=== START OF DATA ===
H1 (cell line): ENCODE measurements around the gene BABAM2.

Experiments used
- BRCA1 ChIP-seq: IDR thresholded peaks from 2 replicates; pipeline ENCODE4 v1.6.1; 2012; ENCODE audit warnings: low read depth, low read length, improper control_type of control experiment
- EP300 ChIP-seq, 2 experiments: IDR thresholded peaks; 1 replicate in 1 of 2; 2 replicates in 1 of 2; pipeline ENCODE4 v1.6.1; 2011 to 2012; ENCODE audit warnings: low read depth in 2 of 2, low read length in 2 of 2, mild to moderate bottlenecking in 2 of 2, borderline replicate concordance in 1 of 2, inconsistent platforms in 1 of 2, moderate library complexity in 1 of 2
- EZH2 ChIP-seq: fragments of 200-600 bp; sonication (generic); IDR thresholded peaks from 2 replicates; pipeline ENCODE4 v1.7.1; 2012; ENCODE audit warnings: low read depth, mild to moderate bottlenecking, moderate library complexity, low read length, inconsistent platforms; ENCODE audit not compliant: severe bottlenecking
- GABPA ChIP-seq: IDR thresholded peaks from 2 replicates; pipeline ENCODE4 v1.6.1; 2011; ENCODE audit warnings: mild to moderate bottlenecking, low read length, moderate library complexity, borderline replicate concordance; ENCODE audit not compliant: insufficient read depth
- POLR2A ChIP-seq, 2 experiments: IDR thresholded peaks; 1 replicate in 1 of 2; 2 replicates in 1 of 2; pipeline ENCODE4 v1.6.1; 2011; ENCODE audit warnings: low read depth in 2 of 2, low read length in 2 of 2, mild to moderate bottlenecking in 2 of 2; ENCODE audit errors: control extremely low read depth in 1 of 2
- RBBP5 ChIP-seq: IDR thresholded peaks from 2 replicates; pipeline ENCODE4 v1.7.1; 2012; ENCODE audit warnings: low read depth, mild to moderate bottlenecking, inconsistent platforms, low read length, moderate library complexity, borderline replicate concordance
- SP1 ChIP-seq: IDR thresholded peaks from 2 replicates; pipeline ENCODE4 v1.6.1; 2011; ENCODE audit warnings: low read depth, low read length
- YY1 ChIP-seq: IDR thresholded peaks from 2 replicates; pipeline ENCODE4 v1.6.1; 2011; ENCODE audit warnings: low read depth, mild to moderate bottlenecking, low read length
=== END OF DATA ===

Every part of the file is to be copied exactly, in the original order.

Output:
H1 (cell line): ENCODE measurements around the gene BABAM2.

Experiments used
- BRCA1 ChIP-seq: IDR thresholded peaks from 2 replicates; pipeline ENCODE4 v1.6.1; 2012; ENCODE audit warnings: low read depth, low read length, improper control_type of control experiment
- EP300 ChIP-seq, 2 experiments: IDR thresholded peaks; 1 replicate in 1 of 2; 2 replicates in 1 of 2; pipeline ENCODE4 v1.6.1; 2011 to 2012; ENCODE audit warnings: low read depth in 2 of 2, low read length in 2 of 2, mild to moderate bottlenecking in 2 of 2, borderline replicate concordance in 1 of 2, inconsistent platforms in 1 of 2, moderate library complexity in 1 of 2
- EZH2 ChIP-seq: fragments of 200-600 bp; sonication (generic); IDR thresholded peaks from 2 replicates; pipeline ENCODE4 v1.7.1; 2012; ENCODE audit warnings: low read depth, mild to moderate bottlenecking, moderate library complexity, low read length, inconsistent platforms; ENCODE audit not compliant: severe bottlenecking
- GABPA ChIP-seq: IDR thresholded peaks from 2 replicates; pipeline ENCODE4 v1.6.1; 2011; ENCODE audit warnings: mild to moderate bottlenecking, low read length, moderate library complexity, borderline replicate concordance; ENCODE audit not compliant: insufficient read depth
- POLR2A ChIP-seq, 2 experiments: IDR thresholded peaks; 1 replicate in 1 of 2; 2 replicates in 1 of 2; pipeline ENCODE4 v1.6.1; 2011; ENCODE audit warnings: low read depth in 2 of 2, low read length in 2 of 2, mild to moderate bottlenecking in 2 of 2; ENCODE audit errors: control extremely low read depth in 1 of 2
- RBBP5 ChIP-seq: IDR thresholded peaks from 2 replicates; pipeline ENCODE4 v1.7.1; 2012; ENCODE audit warnings: low read depth, mild to moderate bottlenecking, inconsistent platforms, low read length, moderate library complexity, borderline replicate concordance
- SP1 ChIP-seq: IDR thresholded peaks from 2 replicates; pipeline ENCODE4 v1.6.1; 2011; ENCODE audit warnings: low read depth, low read length
- YY1 ChIP-seq: IDR thresholded peaks from 2 replicates; pipeline ENCODE4 v1.6.1; 2011; ENCODE audit warnings: low read depth, mild to moderate bottlenecking, low read length